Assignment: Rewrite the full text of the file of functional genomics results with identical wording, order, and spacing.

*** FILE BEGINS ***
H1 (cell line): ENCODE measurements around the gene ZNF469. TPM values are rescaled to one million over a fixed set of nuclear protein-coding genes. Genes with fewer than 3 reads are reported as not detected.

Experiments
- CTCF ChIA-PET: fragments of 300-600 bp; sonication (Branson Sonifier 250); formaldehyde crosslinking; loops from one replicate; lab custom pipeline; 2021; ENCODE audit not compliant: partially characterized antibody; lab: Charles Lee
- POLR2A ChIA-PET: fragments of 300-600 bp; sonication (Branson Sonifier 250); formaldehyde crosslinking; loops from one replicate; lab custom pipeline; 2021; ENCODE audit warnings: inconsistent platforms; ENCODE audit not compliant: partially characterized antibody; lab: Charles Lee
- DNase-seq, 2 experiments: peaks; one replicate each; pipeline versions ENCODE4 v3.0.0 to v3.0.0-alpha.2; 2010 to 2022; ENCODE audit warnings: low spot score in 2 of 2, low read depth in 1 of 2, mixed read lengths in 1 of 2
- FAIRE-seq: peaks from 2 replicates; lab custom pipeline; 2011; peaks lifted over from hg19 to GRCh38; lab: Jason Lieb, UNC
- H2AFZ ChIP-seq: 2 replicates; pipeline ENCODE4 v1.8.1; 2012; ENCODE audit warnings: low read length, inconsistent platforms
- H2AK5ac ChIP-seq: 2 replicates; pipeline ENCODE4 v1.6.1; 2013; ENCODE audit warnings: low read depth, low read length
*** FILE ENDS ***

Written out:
H1 (cell line): ENCODE measurements around the gene ZNF469. TPM values are rescaled to one million over a fixed set of nuclear protein-coding genes. Genes with fewer than 3 reads are reported as not detected.

Experiments
- CTCF ChIA-PET: fragments of 300-600 bp; sonication (Branson Sonifier 250); formaldehyde crosslinking; loops from one replicate; lab custom pipeline; 2021; ENCODE audit not compliant: partially characterized antibody; lab: Charles Lee
- POLR2A ChIA-PET: fragments of 300-600 bp; sonication (Branson Sonifier 250); formaldehyde crosslinking; loops from one replicate; lab custom pipeline; 2021; ENCODE audit warnings: inconsistent platforms; ENCODE audit not compliant: partially characterized antibody; lab: Charles Lee
- DNase-seq, 2 experiments: peaks; one replicate each; pipeline versions ENCODE4 v3.0.0 to v3.0.0-alpha.2; 2010 to 2022; ENCODE audit warnings: low spot score in 2 of 2, low read depth in 1 of 2, mixed read lengths in 1 of 2
- FAIRE-seq: peaks from 2 replicates; lab custom pipeline; 2011; peaks lifted over from hg19 to GRCh38; lab: Jason Lieb, UNC
- H2AFZ ChIP-seq: 2 replicates; pipeline ENCODE4 v1.8.1; 2012; ENCODE audit warnings: low read length, inconsistent platforms
- H2AK5ac ChIP-seq: 2 replicates; pipeline ENCODE4 v1.6.1; 2013; ENCODE audit warnings: low read depth, low read length